am 25. Mai 1999
I am a woman born from a multi-cultural marriage (an American mother and a Jewish Hungarian father who met in Florence, Italy) a neutral third ground. I deeply appriaciated Eva Hoffmann's description of her life in two places. For me who has always lived in one, I feel divisions in identity at a different leve. But as a daughter of parents from different cultural backrounds, I recognize the constant sense of loss and tension between and among memories and experiences originating in different places under different sets of values. I am deeply interested in this topic and have found few books that I appreciated more than Ms. Hoffmann's. I would like to suggest to people with similar interest a book that seems to me to take up where "Lost in traslation ends". It is called "Mother Tongue, An American life in Italy". The author, Wallis Wilde- Menozzi, lives in Italy and describes the divisions and syntheses in her experience of bi-culturalism in a complex and lyrical way that touches finally the minute core of being. Alessandra Pauncz
am 26. Juli 2000
For many years, I have been involved in the preparation of teachers, both graduate and undergraduate, to work in the multicultural, multilingual climate of our nation's schools. Teachers can be successful ONLY if they have a real sense of what is going on in the minds of the children they teach. All too often, they make assumptions about what a child knows and is able to do or what a child is actually feeling and why. Such assumptions can wreak havoc in the lives of the thousands of immigrant children who come to our classrooms from their home cultures each day speaking a language other than English. Eva Hoffman's book, more than any other work I know, allows a teacher to learn and FEEL what it is really like to make that ultimate journey from the culture and language of one's birth, of one's heart, into the English-speaking world. This is one of the most brilliant books that I have ever read, and it is a MUST for every teacher!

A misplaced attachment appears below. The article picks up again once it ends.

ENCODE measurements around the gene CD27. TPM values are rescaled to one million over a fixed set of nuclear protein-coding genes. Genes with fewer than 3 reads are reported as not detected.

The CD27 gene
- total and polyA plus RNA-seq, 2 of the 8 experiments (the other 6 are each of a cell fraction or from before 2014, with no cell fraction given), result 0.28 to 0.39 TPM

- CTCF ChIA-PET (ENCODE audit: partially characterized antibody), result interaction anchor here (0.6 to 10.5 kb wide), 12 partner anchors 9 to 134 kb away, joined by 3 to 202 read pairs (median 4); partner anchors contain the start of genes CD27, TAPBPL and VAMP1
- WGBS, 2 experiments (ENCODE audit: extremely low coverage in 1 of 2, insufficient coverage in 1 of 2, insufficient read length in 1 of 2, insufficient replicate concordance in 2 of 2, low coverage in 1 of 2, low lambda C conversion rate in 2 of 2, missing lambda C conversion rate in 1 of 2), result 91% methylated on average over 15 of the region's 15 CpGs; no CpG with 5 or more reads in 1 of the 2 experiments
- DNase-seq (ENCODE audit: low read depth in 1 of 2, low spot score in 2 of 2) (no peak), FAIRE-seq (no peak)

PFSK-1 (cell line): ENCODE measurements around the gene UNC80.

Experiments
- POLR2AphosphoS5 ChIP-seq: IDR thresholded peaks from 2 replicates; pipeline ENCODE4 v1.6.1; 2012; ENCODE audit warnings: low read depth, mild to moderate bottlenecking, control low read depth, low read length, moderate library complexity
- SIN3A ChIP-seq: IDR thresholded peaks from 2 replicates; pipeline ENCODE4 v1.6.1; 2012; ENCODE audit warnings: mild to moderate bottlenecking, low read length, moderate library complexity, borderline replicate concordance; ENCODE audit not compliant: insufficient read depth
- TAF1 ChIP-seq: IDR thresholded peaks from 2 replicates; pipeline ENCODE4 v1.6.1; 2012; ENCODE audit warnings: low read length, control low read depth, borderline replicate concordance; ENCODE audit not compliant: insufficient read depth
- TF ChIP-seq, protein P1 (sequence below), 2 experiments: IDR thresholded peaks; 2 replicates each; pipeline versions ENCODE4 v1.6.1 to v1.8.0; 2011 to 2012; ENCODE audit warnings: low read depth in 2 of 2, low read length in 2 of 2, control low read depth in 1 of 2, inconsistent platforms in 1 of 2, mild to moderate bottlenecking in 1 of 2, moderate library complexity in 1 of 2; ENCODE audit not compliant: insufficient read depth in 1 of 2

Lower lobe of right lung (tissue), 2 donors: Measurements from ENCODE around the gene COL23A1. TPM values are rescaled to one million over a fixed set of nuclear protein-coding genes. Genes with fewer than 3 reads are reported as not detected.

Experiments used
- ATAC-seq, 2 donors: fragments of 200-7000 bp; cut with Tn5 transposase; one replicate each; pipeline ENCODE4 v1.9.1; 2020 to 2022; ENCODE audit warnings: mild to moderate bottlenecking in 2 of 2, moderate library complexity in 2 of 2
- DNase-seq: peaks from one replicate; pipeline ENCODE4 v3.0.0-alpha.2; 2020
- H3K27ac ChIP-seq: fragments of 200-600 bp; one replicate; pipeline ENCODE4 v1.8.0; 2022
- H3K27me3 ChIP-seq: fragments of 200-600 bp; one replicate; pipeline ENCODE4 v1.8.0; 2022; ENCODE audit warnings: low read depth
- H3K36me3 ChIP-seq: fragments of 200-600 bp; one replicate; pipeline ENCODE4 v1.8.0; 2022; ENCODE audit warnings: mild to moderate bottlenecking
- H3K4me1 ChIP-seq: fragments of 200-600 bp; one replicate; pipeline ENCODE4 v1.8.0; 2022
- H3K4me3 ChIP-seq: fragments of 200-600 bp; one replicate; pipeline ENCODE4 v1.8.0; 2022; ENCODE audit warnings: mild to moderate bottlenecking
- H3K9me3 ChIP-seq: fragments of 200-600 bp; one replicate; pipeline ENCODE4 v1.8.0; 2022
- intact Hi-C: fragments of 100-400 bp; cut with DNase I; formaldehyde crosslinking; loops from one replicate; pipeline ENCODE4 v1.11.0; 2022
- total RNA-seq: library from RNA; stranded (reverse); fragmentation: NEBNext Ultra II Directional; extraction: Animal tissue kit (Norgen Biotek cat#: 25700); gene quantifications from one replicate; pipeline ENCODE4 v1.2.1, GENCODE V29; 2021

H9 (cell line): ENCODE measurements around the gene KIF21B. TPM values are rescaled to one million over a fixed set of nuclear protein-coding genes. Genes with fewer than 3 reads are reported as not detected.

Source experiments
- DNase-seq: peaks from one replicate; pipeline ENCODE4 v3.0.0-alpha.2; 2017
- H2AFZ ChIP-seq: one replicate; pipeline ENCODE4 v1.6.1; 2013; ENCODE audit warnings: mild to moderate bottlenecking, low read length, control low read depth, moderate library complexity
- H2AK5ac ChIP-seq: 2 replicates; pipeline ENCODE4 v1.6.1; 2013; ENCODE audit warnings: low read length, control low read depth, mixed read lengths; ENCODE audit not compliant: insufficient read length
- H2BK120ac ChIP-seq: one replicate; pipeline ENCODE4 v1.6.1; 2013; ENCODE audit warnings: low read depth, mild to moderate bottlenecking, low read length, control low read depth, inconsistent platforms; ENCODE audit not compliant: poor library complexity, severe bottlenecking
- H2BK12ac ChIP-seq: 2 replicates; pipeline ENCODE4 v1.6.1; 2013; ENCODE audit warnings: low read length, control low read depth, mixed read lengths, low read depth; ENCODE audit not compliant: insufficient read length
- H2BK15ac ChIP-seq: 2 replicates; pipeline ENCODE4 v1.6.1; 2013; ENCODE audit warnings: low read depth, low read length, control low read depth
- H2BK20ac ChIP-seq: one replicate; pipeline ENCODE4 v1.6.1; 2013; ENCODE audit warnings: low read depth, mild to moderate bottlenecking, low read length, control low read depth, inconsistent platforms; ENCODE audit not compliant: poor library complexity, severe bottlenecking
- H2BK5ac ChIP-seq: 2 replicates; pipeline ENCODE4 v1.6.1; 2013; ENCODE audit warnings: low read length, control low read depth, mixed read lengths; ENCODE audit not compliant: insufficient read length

am 15. September 1997
This book marvelously captures the cultural differences between North America and Europe. It describes two similar but fundamentally different cultures, one based on the material comforts that a wealthy society can provide, and the other based on the human comforts of good friends, love of music and literature and a life that feels lived.
am 11. Juni 1999
Eva Hoffman states how difficult is to share one`s own identity with whoever does not speak your same language.The total disintagration of the relationship beetwen signifier and signified is achieved and in the same time is denied.On the one hand, the person who is uttering the signifier refers it to a signfied related to his/her own experience, his/her environment, his/her values background and it means to his/her language.The relationship beetwen signifier and signified is disintagrated because for each culture we have specific signifieds.But it even means that in the very moment of uttering a signifier any person relates it to one and only one signnified linked to his/her background.So to speak it seems as if,the signifier refers to more than a signified,because the English word "sun" wil never correspond to the Italian " sole"(the " signified" in this case is really different!!)but it implies that for an English the signifier "sun" has got one and only on signified "the pale sphere in the sky"..The Eva Hoffman`s own words are remarkable: "Do you marry him? No, I answered in English;Yes I answered in "my" language.Two different languages are two different persons, with two different lives...